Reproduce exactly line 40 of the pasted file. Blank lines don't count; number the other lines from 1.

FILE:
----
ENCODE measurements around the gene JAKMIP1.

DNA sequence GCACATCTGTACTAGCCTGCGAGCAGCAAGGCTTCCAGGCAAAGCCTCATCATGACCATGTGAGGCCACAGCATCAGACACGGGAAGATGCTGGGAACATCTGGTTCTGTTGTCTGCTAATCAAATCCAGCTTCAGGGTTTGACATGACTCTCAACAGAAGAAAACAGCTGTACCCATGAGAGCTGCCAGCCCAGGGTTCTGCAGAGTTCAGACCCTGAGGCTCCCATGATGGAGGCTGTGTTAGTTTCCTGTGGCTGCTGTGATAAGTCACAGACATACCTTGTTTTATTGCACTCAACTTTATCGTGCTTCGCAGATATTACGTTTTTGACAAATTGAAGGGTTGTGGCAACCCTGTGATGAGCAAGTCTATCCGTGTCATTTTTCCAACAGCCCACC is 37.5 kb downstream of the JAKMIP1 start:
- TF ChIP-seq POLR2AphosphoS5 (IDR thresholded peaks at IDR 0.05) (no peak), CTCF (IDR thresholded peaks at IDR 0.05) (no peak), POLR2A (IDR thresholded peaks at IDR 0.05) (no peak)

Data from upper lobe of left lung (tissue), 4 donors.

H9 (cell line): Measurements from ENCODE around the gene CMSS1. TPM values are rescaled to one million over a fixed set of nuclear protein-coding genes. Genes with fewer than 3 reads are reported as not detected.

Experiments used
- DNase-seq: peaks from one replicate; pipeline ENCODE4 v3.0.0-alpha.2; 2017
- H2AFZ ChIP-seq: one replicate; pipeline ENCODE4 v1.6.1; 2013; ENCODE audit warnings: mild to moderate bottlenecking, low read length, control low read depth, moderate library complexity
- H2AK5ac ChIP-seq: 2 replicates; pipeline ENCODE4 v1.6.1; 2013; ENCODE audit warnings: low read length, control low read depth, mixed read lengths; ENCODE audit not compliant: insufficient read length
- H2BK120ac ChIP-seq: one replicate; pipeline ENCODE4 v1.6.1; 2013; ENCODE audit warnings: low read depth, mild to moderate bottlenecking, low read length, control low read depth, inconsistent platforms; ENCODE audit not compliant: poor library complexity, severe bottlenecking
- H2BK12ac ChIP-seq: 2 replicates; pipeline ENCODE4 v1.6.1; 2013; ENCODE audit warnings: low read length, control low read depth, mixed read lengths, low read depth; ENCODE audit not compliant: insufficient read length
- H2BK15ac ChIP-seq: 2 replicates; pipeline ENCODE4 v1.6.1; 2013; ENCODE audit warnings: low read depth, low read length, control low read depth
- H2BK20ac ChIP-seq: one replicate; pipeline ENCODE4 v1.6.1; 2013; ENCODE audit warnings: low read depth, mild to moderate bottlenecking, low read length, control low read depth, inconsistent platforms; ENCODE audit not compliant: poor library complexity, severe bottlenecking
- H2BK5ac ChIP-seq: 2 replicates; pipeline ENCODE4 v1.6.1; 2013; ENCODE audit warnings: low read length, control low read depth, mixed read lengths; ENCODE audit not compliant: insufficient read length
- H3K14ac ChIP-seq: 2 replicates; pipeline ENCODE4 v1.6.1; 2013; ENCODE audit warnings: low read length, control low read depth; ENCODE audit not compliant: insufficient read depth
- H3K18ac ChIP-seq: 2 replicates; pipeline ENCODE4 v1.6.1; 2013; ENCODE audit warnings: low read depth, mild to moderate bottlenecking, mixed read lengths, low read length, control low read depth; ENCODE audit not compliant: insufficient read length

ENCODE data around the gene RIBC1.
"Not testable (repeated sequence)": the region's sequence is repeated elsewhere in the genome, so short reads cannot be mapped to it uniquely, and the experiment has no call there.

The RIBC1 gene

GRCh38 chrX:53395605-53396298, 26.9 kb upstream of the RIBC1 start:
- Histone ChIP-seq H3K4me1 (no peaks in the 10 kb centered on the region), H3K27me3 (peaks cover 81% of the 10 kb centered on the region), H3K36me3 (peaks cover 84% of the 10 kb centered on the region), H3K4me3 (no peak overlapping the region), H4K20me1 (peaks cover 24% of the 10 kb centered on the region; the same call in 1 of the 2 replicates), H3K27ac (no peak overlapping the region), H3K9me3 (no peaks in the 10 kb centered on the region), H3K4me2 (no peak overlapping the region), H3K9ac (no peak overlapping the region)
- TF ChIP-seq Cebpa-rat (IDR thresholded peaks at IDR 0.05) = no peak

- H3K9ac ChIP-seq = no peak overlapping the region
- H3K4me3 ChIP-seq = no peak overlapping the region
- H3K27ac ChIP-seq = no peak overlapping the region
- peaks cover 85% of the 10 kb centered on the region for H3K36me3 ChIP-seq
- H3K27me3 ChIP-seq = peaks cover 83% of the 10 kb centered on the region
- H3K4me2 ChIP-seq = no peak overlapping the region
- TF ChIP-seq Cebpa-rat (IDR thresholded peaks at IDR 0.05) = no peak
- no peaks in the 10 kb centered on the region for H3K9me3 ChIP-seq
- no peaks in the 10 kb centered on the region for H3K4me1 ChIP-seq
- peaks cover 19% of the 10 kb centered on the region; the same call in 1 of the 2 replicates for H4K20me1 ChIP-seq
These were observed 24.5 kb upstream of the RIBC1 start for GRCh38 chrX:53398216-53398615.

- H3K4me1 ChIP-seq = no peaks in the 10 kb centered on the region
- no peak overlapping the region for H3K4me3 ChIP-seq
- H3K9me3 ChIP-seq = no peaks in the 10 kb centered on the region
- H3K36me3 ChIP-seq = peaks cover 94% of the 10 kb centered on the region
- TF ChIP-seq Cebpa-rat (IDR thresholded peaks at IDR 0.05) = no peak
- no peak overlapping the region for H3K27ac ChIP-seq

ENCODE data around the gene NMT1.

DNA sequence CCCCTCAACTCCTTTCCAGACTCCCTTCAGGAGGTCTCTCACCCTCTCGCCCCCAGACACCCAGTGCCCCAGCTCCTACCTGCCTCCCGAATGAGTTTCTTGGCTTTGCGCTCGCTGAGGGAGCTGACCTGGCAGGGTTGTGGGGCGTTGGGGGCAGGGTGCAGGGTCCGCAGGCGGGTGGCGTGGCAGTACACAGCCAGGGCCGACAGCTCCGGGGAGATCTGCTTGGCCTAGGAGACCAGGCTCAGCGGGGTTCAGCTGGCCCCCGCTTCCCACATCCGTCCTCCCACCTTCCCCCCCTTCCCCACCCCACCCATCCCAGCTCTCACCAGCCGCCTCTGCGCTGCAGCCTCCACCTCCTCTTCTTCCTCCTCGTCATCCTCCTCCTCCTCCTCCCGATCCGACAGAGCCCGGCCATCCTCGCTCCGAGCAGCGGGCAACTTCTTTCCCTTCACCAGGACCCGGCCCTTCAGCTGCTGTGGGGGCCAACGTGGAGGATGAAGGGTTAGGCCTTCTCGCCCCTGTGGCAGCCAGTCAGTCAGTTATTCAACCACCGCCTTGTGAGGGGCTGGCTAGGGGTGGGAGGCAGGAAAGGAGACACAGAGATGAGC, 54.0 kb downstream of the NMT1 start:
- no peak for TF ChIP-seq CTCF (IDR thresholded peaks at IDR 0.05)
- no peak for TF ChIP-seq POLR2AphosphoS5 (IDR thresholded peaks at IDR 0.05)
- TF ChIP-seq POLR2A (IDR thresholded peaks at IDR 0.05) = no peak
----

ENCODE data around the gene NMT1.